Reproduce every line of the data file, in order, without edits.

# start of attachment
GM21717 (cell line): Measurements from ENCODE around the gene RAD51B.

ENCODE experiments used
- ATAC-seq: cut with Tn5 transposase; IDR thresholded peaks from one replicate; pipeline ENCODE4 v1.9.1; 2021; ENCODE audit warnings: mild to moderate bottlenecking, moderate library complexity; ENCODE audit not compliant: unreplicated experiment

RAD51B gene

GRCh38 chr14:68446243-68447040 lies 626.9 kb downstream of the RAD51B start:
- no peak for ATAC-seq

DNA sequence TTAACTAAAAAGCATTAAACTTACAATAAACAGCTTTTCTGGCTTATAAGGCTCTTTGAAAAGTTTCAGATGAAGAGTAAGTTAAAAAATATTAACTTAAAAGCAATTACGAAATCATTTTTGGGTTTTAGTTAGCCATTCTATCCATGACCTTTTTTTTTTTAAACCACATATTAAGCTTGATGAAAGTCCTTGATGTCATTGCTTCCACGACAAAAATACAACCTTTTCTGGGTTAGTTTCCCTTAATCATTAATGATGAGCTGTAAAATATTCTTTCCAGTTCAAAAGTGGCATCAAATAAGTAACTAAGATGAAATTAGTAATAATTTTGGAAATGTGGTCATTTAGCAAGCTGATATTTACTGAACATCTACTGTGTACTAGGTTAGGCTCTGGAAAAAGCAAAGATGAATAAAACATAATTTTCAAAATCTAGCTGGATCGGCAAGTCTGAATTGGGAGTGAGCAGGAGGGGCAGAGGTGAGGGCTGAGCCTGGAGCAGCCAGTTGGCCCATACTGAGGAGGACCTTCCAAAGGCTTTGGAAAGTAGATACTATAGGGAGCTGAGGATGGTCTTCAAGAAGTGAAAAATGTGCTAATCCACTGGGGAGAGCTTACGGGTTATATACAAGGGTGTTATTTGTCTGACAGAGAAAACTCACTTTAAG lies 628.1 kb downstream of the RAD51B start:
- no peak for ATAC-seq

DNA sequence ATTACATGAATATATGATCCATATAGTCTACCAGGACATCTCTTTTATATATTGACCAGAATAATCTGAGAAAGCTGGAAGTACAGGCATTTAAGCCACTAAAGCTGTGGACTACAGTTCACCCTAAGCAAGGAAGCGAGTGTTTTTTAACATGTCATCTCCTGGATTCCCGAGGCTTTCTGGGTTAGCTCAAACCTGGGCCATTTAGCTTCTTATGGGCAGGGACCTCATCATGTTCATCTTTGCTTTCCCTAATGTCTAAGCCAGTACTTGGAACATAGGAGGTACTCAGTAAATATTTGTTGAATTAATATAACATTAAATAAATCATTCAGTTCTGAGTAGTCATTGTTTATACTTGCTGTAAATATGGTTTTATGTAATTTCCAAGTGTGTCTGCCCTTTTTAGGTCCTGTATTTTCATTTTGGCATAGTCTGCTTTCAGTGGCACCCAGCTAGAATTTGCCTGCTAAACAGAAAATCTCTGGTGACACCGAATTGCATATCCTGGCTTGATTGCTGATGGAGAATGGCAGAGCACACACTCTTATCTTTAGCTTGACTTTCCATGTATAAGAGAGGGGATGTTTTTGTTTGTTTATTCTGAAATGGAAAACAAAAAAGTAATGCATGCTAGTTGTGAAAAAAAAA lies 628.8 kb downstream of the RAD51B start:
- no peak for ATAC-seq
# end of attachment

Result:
GM21717 (cell line): Measurements from ENCODE around the gene RAD51B.

ENCODE experiments used
- ATAC-seq: cut with Tn5 transposase; IDR thresholded peaks from one replicate; pipeline ENCODE4 v1.9.1; 2021; ENCODE audit warnings: mild to moderate bottlenecking, moderate library complexity; ENCODE audit not compliant: unreplicated experiment

RAD51B gene

GRCh38 chr14:68446243-68447040 lies 626.9 kb downstream of the RAD51B start:
- no peak for ATAC-seq

DNA sequence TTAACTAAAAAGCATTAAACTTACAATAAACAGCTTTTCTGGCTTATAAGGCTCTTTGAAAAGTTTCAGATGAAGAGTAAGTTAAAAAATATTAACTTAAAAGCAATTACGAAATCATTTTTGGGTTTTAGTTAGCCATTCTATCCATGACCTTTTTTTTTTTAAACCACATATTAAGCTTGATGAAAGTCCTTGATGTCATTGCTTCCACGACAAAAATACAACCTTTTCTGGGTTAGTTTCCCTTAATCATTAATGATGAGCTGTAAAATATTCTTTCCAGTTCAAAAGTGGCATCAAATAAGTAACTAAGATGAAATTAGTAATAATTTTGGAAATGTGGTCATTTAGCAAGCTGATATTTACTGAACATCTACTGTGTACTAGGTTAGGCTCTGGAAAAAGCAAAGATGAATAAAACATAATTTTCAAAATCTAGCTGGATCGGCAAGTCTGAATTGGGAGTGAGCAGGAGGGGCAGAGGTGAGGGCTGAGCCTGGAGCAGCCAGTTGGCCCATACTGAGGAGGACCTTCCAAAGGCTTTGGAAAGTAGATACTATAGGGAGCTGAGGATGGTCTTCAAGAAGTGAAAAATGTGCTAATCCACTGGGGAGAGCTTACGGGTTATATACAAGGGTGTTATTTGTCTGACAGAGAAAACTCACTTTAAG lies 628.1 kb downstream of the RAD51B start:
- no peak for ATAC-seq

DNA sequence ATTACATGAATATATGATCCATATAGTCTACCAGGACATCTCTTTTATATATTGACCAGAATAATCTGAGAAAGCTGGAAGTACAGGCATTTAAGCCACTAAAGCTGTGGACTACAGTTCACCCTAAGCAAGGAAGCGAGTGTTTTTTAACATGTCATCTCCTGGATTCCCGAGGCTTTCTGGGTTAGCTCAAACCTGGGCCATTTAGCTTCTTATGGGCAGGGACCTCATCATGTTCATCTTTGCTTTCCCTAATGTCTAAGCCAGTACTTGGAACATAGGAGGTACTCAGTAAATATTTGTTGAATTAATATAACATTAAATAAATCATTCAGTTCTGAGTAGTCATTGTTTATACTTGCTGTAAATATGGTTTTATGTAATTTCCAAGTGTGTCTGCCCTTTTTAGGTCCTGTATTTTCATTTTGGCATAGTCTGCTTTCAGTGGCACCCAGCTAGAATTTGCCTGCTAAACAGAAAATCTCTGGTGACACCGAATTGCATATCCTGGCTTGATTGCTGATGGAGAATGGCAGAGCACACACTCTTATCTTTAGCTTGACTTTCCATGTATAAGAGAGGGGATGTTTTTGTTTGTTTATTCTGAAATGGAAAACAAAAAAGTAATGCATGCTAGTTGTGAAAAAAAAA lies 628.8 kb downstream of the RAD51B start:
- no peak for ATAC-seq